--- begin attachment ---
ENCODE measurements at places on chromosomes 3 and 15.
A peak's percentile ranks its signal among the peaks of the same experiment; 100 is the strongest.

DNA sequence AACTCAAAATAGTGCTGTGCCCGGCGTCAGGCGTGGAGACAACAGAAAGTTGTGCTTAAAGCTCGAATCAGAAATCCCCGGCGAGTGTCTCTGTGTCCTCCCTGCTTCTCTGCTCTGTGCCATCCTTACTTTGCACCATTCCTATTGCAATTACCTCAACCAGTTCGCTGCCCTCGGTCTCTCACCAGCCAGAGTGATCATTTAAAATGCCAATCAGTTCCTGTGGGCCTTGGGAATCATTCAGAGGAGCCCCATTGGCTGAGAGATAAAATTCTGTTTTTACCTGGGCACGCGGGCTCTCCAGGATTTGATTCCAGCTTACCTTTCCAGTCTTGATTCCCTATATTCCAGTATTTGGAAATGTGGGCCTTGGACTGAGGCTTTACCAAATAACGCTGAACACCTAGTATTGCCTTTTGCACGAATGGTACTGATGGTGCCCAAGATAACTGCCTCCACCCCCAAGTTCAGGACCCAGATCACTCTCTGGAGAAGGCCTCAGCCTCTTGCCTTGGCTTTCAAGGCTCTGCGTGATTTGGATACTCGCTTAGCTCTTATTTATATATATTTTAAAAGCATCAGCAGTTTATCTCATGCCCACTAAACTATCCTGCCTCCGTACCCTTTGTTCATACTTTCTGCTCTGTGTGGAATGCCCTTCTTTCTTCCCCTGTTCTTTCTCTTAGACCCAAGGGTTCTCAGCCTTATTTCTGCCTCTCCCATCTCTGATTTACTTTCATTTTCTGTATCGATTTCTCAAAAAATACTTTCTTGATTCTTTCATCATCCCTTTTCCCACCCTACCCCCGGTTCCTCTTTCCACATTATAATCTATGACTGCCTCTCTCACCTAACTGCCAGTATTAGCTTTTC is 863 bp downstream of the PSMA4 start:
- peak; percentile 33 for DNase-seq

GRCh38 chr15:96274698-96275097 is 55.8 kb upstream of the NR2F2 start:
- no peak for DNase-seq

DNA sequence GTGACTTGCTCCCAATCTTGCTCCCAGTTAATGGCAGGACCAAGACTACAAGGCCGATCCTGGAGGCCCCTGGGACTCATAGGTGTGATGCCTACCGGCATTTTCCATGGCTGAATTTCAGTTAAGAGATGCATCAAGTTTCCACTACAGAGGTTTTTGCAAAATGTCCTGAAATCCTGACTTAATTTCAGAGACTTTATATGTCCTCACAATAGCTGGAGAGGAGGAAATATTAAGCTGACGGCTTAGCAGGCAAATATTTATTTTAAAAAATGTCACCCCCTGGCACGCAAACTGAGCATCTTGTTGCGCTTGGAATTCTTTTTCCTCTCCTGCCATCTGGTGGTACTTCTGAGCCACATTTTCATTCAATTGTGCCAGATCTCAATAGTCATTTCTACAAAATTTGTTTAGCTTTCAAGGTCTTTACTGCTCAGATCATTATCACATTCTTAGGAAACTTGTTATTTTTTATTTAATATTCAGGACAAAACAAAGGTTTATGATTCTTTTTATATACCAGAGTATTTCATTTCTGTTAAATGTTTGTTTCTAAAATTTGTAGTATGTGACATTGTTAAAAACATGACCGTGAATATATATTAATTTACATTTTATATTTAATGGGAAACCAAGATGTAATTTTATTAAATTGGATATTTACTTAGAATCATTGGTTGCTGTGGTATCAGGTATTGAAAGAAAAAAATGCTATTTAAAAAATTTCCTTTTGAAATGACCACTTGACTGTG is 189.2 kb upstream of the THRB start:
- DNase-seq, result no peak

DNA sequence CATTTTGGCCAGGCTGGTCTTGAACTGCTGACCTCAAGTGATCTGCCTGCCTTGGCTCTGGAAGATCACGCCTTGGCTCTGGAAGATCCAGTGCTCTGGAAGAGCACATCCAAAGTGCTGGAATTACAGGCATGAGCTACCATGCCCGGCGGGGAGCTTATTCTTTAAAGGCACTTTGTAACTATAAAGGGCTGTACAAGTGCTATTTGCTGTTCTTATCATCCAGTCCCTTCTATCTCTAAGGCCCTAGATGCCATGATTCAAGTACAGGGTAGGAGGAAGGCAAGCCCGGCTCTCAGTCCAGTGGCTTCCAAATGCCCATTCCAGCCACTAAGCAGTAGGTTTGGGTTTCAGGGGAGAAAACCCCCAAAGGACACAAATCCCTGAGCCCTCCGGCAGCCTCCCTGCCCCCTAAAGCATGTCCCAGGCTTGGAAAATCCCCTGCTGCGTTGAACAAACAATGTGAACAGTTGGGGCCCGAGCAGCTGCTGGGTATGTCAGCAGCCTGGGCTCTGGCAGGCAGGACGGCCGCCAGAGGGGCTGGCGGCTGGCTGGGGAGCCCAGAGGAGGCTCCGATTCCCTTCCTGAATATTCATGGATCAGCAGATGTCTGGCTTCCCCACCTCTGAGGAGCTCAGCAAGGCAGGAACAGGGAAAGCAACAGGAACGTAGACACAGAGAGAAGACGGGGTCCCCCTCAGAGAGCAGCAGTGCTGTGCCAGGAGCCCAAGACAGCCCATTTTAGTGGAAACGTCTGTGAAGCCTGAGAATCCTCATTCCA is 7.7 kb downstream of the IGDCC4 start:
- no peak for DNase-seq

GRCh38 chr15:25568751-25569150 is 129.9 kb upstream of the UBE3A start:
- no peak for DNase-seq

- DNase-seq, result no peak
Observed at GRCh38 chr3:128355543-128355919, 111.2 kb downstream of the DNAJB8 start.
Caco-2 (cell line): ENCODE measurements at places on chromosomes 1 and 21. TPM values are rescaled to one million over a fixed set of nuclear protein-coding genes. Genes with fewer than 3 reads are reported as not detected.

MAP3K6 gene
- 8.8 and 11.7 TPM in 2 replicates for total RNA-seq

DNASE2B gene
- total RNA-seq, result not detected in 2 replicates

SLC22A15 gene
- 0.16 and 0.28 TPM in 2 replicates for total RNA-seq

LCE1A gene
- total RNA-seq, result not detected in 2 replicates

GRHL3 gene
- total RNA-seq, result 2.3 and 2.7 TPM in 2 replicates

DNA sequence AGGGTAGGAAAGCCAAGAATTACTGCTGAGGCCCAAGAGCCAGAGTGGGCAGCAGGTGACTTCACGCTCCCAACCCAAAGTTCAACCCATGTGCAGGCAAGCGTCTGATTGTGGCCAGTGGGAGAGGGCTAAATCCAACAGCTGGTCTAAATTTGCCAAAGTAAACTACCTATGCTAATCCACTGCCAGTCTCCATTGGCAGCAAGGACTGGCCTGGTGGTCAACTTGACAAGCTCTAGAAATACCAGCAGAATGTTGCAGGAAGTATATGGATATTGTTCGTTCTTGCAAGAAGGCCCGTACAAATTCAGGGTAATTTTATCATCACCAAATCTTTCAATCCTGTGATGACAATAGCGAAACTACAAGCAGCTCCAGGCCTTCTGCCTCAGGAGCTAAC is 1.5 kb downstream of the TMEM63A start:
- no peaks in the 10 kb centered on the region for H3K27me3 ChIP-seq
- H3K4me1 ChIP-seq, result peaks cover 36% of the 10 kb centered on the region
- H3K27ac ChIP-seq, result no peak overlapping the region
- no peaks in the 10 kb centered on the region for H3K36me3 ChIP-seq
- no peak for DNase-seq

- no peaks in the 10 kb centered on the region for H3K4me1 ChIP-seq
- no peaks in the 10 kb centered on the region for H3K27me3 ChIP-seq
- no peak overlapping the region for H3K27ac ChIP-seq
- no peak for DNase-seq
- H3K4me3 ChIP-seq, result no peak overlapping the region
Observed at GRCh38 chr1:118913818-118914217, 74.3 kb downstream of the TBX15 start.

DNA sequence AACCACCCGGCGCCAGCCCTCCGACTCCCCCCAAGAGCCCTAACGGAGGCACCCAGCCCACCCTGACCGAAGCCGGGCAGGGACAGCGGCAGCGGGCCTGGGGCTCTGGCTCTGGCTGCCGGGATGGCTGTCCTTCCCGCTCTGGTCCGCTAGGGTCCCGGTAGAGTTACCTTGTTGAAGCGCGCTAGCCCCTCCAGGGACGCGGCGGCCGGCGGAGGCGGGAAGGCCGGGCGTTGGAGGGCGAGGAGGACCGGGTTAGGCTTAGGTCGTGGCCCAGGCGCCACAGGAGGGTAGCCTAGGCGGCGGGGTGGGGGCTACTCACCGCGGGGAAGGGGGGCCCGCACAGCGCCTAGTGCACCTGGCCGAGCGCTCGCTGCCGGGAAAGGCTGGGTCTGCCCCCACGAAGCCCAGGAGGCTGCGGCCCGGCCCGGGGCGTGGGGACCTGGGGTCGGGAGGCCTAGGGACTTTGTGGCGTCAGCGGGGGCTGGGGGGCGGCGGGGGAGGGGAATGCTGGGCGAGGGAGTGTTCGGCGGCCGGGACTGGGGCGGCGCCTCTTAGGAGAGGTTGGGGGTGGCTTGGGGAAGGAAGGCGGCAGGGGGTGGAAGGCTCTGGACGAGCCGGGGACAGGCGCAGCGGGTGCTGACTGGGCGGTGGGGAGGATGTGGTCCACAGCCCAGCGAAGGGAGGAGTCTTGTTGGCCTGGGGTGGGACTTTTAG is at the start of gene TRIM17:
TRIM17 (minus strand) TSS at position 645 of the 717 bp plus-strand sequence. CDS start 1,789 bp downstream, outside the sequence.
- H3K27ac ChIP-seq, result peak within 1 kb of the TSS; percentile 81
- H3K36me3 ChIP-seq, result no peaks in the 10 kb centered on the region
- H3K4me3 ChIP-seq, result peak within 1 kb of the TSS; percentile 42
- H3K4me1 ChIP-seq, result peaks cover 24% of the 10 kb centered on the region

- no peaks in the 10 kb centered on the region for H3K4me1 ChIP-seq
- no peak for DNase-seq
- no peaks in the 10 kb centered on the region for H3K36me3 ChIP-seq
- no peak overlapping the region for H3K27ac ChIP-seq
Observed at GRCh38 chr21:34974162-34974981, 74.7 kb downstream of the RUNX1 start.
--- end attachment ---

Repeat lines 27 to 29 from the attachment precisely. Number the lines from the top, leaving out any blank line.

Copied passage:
- no peaks in the 10 kb centered on the region for H3K27me3 ChIP-seq
- H3K4me1 ChIP-seq, result peaks cover 36% of the 10 kb centered on the region
- H3K27ac ChIP-seq, result no peak overlapping the region